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Specialist Bird Lighting, a lot to Squark About!

John Courtney-Smith

Birds are simply amazing creatures, highly adapted to life in every way possible and of course with most having mastery over the ability to take flight. Yes, birds are indeed highly adapted in order to thrive within their habitats and in being so, many of these adaptations are linked more closely to the energy provided by our sun than some may realise.

The sun provides our world with light, but all light is energy which can be measured, and all energy is utilised in nature. After filtering by our protective atmosphere, the sun provides our world with energy directly from Ultraviolet-B right up through the spectrum into Infra-Red-B (and every other wavelength in-between). Ultraviolet as we know is both responsible for tanning and of course being the driving force behind the body of an animal (our own species included) being able to make, self-regulate and then use vitamin D3 within a natural, self-regulated and self-recycling way. It is the natural and self-regulated provision of D3 in the correct amounts within the body that then allow the assimilation, storage and use of minerals such as calcium.

Birds, have then taken this ability to a whole new level wherein they can utilise the natural UV to D3 process through the skin, but then also some species can benefit from the self-administration of oral D3 after the preening gland has been exposed to unfiltered natural sunlight. This is quite an amazing and indeed critical direction of natural development and one that allows us as keepers to understand just how vital the provision of both essential vitamins and minerals are to birds. Exposure to sunlight and in particular UV can also aid directly with both feather health and overall wellness.

Birds also use Ultraviolet to view the word. Having yet again undergone a critical adaptation, the eyes of many birds are able to see a kaleidoscope of colours that are far beyond the understanding of human perception. This ability or development change allows birds to more easily find food and water, but is also used to find and/or choose mates. Do you really think that monomorphic species to the human eye are indeed so to birds? I sincerely believe not and indeed specialist UV photography has proven so for a great number of species already.

Allowing a bird access to the energy of the sun directly and without filtering (glass/plastics) or indeed using highly specialised UV producing bird lamps will allow a bird to experience the natural benefits of full colour vision and will help to ensure the ongoing ability to make and use vitamin D3 and the ongoing mineral cycles. Specialist bird lamps, clearly marked with warnings for UV will not only help to increase overall wellness and condition, but they can also be used to inspire mate selection and breeding, lower stressors, decrease unnatural calling and add a very welcome layer of enrichment for birds kept within captivity inside.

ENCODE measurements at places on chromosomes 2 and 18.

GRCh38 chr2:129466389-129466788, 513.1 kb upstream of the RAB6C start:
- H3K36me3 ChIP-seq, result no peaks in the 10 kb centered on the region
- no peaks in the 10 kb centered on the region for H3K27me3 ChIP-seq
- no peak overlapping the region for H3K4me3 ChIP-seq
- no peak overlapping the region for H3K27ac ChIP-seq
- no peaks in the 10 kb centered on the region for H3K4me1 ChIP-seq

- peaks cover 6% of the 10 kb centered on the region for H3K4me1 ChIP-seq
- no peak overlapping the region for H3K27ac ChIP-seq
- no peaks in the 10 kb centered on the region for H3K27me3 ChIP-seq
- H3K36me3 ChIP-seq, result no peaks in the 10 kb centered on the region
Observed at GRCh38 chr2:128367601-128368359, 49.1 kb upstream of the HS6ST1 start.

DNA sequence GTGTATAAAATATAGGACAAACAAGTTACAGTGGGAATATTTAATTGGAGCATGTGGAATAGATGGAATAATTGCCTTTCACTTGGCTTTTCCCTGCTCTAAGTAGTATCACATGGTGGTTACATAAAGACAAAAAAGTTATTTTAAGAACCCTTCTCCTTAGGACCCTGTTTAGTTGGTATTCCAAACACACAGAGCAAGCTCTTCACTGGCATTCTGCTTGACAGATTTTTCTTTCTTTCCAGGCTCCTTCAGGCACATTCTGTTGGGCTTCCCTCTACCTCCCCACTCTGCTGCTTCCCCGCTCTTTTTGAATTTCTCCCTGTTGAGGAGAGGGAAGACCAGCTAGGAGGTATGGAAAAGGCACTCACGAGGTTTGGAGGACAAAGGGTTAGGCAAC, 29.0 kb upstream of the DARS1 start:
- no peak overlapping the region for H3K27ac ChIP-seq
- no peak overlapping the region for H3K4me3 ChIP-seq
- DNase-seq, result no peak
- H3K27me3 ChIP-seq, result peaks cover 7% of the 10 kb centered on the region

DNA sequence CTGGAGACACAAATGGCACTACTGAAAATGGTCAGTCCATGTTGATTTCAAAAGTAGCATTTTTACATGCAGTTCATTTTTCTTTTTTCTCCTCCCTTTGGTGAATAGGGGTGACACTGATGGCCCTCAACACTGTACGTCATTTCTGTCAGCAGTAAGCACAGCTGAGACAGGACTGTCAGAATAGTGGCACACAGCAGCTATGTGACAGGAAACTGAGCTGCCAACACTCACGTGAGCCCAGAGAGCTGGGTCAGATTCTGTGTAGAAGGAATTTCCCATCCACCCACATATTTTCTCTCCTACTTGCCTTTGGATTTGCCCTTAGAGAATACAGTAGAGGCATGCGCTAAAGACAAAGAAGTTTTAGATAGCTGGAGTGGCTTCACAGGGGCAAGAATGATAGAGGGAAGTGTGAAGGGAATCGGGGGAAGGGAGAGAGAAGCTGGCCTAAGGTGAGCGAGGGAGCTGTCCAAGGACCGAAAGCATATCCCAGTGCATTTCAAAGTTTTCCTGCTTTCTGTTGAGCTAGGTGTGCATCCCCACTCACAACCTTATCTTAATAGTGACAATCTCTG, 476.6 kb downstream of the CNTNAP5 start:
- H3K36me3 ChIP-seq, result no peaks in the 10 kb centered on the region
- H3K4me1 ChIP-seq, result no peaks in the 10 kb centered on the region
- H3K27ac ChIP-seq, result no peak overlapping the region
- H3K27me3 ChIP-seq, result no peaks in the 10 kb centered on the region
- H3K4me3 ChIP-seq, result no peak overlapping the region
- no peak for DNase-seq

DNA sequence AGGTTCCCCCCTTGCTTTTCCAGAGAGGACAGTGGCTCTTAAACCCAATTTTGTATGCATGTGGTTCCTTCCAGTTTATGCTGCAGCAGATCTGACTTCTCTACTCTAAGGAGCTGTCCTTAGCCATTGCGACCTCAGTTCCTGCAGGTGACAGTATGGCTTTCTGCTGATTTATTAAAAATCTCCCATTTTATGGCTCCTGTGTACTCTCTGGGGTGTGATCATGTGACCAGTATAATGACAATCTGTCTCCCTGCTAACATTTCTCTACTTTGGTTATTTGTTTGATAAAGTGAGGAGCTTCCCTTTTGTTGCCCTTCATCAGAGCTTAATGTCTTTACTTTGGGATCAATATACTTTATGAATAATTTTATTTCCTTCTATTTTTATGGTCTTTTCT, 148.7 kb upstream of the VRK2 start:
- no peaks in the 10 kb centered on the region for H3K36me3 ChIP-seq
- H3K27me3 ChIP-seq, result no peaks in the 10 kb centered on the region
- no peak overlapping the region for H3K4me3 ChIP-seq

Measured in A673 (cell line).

Specialist lamps must be sought out and these should indeed be marked ‘full-spectrum+UV-B’ and hold the usual warning triangle for this. Do not mistake ‘full-spectrum’ household or artists lamps as they do not produce the correct spectrum. It is also not yet possible to provide a naturalistic spectrum for natural sunlight with LED tech. Fortunately it is now easy to find specialist bird lamps that do produce the correct spectrum and are correctly marked. They should be low energy and with a low running cost and remain flicker free. Specialist bird lamps should be used for a full photoperiod per day, whilst allowing the bird to find areas of shade if it desires. The lamp should then be replaced every 12 months for the Arcadia Bird range. Arcadia released their first full-spectrum+UV-B lamp in 1999 after a long period of R&D and have continued to refine both tech and function ever since.

A greatly expanded review of bird lighting has been printed within the Parrot Society journal over 5 parts.


Practical points from specialist avian vet Tariq Abou-Zahr: 

  • All indoor birds should be provided with a UV light as this is important for their health and glass in windows filters out UV!

  • Birds should be under a lamp for at least 4 hours a day, but if in an enclosure for longer, it can be provided for the whole day (10-12 hours) 

  • All birds should be provided with a UV gradient, so should have a shaded area/ability to escape from the UV light if they want to! 

  • For more information about UV light, consult your manufacturer's instructions, or speak to your avian vet 

This page has been kindly sponsored by Arcadia

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